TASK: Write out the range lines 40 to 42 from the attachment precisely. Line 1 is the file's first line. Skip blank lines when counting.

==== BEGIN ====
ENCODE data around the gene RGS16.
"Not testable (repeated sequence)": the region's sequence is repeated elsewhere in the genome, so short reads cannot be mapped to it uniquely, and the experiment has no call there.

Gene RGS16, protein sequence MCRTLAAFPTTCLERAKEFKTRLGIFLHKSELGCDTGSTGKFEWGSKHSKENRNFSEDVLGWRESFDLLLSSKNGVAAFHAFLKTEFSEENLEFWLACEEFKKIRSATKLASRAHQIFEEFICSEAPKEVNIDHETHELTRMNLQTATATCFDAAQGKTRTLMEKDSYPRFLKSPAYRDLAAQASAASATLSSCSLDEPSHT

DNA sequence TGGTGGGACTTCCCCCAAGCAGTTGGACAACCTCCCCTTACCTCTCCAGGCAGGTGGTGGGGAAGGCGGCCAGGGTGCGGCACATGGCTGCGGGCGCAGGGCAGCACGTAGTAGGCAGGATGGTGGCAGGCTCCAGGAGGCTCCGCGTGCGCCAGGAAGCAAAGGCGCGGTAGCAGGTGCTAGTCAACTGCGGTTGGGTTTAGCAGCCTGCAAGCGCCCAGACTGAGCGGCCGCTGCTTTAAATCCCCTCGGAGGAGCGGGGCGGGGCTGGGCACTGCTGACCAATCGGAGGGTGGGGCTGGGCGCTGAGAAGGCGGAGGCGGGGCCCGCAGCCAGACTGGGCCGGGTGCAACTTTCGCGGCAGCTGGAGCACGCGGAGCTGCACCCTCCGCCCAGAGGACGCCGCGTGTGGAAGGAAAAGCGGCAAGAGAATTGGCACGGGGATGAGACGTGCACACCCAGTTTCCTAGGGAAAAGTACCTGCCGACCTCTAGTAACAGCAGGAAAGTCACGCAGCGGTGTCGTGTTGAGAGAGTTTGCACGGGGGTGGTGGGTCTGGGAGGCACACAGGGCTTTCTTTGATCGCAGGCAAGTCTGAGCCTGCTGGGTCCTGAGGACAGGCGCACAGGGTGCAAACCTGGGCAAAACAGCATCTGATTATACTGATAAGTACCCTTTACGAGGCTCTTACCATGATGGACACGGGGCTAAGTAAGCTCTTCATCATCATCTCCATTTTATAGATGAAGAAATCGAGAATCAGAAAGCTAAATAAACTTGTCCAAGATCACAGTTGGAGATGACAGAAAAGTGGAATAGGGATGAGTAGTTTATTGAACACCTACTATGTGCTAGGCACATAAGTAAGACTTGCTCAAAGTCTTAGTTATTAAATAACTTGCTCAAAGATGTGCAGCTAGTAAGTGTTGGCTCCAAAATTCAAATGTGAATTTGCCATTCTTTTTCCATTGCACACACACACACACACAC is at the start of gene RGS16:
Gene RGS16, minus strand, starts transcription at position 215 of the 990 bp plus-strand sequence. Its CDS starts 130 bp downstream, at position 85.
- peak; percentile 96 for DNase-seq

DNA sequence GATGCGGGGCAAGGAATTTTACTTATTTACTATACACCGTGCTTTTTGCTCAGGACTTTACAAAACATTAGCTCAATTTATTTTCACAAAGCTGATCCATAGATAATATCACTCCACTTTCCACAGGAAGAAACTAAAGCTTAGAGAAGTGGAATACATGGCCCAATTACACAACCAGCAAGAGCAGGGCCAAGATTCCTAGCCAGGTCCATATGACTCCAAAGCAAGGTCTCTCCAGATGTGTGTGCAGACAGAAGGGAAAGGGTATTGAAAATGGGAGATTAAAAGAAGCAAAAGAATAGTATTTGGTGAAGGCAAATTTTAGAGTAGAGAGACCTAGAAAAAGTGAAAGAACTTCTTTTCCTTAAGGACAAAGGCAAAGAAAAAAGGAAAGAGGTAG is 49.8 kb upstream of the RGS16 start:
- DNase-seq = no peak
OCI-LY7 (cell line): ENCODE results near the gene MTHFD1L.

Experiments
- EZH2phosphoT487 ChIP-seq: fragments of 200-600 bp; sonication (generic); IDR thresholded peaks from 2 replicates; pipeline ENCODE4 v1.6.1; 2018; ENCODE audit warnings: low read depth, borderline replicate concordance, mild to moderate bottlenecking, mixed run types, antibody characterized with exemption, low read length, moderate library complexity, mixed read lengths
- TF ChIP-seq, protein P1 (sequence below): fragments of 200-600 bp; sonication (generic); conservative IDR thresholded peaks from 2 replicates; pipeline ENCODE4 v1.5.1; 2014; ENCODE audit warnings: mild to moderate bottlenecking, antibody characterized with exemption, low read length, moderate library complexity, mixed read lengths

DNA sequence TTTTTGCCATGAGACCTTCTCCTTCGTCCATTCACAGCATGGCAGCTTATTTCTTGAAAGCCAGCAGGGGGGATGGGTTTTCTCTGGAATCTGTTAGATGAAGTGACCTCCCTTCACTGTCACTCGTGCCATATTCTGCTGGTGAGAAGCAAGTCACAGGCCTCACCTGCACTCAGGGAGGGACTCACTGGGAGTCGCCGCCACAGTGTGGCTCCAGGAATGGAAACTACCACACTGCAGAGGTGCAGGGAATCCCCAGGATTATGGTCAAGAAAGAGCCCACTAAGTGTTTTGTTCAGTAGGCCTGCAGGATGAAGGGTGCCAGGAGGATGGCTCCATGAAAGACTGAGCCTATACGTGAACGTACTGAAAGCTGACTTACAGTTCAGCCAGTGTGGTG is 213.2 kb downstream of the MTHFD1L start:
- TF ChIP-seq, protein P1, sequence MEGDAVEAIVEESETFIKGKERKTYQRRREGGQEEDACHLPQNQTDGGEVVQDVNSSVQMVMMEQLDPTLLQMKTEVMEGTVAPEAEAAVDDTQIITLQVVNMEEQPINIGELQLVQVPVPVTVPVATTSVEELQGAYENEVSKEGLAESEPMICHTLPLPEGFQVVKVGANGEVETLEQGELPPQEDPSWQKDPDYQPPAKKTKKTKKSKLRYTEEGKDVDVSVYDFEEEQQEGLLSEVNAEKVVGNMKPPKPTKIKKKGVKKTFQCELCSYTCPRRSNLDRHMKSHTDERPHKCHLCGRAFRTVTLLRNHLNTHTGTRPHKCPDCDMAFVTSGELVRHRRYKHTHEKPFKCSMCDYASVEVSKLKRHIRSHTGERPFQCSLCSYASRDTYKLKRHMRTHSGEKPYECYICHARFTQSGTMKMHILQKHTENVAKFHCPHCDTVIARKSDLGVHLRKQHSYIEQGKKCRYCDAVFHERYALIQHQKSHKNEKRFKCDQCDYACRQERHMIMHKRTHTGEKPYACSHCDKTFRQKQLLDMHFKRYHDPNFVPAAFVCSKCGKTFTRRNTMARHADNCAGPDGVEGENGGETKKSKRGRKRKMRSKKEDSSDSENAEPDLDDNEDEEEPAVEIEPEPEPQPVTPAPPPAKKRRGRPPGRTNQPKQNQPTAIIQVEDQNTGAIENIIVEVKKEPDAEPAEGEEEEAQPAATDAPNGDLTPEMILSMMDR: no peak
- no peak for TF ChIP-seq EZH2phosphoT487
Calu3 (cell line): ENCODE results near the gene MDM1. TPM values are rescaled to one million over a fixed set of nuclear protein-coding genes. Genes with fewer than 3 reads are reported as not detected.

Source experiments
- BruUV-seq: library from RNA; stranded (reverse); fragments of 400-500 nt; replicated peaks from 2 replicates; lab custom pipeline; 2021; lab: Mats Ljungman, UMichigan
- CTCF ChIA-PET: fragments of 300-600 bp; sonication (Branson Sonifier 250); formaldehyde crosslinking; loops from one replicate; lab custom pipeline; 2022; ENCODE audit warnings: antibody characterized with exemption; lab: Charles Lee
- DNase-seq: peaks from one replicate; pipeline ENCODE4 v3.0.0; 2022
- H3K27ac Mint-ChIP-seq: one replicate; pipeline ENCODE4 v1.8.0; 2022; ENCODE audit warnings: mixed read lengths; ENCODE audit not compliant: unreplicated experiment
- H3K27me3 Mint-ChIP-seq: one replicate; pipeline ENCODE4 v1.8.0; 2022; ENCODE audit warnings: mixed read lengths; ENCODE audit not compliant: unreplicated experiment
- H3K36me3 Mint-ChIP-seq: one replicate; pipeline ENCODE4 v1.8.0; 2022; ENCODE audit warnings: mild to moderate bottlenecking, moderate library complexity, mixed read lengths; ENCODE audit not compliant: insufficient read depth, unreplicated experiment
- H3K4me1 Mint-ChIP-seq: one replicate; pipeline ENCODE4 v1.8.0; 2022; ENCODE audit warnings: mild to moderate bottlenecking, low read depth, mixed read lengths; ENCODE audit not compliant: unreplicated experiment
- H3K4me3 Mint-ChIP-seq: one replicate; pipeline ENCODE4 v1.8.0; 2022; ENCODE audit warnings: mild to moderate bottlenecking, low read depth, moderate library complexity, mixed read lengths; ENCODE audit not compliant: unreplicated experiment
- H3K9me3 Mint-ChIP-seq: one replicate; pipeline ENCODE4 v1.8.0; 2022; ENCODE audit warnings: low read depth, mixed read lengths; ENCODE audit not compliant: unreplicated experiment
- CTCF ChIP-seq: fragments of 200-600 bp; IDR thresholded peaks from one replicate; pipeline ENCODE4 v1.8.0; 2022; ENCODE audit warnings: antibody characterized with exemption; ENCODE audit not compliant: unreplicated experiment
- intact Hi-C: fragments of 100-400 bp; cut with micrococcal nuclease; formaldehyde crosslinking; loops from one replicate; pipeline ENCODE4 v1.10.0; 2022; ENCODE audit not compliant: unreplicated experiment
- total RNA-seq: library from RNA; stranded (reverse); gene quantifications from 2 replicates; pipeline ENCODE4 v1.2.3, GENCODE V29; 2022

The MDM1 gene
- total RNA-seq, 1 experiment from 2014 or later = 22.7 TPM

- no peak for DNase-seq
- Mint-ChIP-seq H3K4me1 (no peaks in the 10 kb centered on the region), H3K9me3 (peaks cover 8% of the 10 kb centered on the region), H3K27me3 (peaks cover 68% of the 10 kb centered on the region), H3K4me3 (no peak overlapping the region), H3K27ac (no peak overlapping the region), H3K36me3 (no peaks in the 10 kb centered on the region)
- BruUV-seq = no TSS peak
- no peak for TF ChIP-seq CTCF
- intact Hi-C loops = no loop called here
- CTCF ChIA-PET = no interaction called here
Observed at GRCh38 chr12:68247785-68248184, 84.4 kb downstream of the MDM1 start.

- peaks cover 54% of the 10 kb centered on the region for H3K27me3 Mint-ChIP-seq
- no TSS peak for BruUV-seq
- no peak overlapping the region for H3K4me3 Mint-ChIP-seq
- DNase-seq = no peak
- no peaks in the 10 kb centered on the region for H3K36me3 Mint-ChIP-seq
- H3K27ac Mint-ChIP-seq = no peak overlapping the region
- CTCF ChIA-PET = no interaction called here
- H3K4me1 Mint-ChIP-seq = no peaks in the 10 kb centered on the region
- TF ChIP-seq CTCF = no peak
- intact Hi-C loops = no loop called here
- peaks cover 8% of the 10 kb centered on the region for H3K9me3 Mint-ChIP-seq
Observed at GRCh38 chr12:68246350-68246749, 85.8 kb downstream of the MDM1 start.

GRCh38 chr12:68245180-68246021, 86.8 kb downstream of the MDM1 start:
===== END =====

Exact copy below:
- no TSS peak for BruUV-seq
- no peak overlapping the region for H3K4me3 Mint-ChIP-seq
- DNase-seq = no peak